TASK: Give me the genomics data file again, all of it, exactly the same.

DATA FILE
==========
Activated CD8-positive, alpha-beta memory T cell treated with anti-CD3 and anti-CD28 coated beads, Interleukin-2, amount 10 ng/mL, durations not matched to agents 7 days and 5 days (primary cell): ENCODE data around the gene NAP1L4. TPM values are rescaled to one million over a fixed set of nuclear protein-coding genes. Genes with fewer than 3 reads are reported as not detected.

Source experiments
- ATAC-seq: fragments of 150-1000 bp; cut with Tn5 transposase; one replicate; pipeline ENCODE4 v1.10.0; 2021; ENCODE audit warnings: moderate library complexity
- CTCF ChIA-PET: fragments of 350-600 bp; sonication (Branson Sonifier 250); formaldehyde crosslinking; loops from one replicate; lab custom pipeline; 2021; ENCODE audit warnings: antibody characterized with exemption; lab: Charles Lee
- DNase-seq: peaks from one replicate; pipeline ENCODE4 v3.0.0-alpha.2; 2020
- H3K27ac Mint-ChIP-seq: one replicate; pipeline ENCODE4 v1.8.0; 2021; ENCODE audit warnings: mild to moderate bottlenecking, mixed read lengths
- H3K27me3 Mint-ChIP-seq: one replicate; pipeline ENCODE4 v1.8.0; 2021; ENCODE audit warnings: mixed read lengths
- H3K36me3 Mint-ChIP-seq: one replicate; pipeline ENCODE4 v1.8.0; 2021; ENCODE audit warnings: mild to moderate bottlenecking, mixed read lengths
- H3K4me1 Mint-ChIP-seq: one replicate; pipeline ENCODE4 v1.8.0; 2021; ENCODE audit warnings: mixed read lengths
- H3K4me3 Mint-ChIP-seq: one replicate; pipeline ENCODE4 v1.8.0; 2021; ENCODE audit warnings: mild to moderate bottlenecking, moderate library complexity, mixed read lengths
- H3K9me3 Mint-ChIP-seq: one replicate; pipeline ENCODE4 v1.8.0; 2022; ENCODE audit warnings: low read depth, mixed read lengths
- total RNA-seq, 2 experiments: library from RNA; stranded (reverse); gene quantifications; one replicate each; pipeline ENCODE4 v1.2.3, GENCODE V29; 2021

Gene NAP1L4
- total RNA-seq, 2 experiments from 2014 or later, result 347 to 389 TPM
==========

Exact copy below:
Activated CD8-positive, alpha-beta memory T cell treated with anti-CD3 and anti-CD28 coated beads, Interleukin-2, amount 10 ng/mL, durations not matched to agents 7 days and 5 days (primary cell): ENCODE data around the gene NAP1L4. TPM values are rescaled to one million over a fixed set of nuclear protein-coding genes. Genes with fewer than 3 reads are reported as not detected.

Source experiments
- ATAC-seq: fragments of 150-1000 bp; cut with Tn5 transposase; one replicate; pipeline ENCODE4 v1.10.0; 2021; ENCODE audit warnings: moderate library complexity
- CTCF ChIA-PET: fragments of 350-600 bp; sonication (Branson Sonifier 250); formaldehyde crosslinking; loops from one replicate; lab custom pipeline; 2021; ENCODE audit warnings: antibody characterized with exemption; lab: Charles Lee
- DNase-seq: peaks from one replicate; pipeline ENCODE4 v3.0.0-alpha.2; 2020
- H3K27ac Mint-ChIP-seq: one replicate; pipeline ENCODE4 v1.8.0; 2021; ENCODE audit warnings: mild to moderate bottlenecking, mixed read lengths
- H3K27me3 Mint-ChIP-seq: one replicate; pipeline ENCODE4 v1.8.0; 2021; ENCODE audit warnings: mixed read lengths
- H3K36me3 Mint-ChIP-seq: one replicate; pipeline ENCODE4 v1.8.0; 2021; ENCODE audit warnings: mild to moderate bottlenecking, mixed read lengths
- H3K4me1 Mint-ChIP-seq: one replicate; pipeline ENCODE4 v1.8.0; 2021; ENCODE audit warnings: mixed read lengths
- H3K4me3 Mint-ChIP-seq: one replicate; pipeline ENCODE4 v1.8.0; 2021; ENCODE audit warnings: mild to moderate bottlenecking, moderate library complexity, mixed read lengths
- H3K9me3 Mint-ChIP-seq: one replicate; pipeline ENCODE4 v1.8.0; 2022; ENCODE audit warnings: low read depth, mixed read lengths
- total RNA-seq, 2 experiments: library from RNA; stranded (reverse); gene quantifications; one replicate each; pipeline ENCODE4 v1.2.3, GENCODE V29; 2021

Gene NAP1L4
- total RNA-seq, 2 experiments from 2014 or later, result 347 to 389 TPM